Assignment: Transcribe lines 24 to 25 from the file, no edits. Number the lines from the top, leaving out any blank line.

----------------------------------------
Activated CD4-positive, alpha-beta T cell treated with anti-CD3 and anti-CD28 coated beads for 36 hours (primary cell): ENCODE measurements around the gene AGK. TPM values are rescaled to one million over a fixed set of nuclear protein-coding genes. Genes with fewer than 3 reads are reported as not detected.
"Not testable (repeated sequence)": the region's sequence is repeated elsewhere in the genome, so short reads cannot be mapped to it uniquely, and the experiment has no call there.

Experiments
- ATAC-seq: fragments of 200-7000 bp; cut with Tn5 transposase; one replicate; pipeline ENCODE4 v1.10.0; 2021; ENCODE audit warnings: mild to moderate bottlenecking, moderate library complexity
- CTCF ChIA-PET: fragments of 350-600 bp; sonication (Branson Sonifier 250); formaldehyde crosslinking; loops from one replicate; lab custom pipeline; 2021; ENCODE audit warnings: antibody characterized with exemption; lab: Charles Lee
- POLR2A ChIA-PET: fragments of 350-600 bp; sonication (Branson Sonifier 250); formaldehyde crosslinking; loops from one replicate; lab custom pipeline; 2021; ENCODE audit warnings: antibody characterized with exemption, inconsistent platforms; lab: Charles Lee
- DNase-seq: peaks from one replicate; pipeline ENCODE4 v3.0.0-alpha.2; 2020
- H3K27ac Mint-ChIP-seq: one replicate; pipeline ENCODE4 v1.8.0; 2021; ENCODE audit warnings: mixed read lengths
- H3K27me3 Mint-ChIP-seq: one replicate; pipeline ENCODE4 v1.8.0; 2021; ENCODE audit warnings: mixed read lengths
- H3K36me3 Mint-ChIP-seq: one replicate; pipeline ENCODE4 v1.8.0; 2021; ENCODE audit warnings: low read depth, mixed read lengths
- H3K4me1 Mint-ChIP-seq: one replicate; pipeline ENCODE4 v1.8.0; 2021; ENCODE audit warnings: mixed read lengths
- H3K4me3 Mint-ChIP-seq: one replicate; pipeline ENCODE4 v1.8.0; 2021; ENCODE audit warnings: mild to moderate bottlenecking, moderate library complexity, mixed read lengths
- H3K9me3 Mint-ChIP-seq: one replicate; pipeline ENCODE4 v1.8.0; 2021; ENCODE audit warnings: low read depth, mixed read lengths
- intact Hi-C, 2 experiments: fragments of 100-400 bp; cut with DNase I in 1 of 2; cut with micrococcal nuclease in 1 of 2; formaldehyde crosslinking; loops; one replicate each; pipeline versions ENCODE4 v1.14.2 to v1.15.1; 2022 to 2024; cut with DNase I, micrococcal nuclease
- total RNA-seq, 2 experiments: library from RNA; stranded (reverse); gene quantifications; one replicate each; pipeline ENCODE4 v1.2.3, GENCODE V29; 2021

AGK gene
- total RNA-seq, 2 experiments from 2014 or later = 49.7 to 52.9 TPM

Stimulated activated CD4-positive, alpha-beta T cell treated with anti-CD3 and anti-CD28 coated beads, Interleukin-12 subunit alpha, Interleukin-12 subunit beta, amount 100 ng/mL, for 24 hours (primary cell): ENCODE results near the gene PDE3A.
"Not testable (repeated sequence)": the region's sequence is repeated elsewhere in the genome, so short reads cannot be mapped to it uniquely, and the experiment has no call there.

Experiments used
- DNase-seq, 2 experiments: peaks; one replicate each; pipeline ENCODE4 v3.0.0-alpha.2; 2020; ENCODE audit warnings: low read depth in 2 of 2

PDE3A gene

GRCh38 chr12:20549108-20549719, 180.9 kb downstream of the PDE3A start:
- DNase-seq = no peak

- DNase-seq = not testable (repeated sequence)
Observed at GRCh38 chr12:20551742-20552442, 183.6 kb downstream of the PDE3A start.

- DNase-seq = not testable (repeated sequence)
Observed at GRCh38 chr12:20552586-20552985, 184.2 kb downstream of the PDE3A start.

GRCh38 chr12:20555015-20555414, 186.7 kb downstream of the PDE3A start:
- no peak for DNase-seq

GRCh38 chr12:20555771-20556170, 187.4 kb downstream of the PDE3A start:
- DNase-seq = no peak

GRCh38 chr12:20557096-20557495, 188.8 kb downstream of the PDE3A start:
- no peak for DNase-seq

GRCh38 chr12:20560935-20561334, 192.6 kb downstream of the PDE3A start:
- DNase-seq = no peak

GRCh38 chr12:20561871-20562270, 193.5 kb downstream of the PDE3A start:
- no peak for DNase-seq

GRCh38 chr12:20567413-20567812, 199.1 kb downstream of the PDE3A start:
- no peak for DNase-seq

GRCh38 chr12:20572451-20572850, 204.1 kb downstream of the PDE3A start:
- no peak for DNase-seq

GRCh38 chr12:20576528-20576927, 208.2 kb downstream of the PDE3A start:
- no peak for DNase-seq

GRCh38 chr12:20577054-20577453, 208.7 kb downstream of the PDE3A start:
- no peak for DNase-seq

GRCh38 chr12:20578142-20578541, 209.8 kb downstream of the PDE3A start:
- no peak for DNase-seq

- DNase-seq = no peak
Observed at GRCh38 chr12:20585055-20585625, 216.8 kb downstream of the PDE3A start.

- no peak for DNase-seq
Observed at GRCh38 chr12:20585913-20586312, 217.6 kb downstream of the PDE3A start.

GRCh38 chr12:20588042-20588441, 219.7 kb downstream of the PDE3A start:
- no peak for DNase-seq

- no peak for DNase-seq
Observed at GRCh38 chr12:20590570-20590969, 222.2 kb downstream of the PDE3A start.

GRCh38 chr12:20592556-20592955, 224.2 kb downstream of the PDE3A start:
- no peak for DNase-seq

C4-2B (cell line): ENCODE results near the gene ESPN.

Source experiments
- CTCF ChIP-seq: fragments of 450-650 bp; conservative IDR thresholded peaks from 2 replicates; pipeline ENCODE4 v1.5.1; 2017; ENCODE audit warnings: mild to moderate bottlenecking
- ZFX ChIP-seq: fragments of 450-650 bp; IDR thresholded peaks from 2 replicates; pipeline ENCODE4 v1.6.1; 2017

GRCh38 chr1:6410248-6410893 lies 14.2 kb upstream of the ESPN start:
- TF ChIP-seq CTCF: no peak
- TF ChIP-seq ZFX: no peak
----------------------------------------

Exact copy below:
- DNase-seq = no peak

- DNase-seq = not testable (repeated sequence)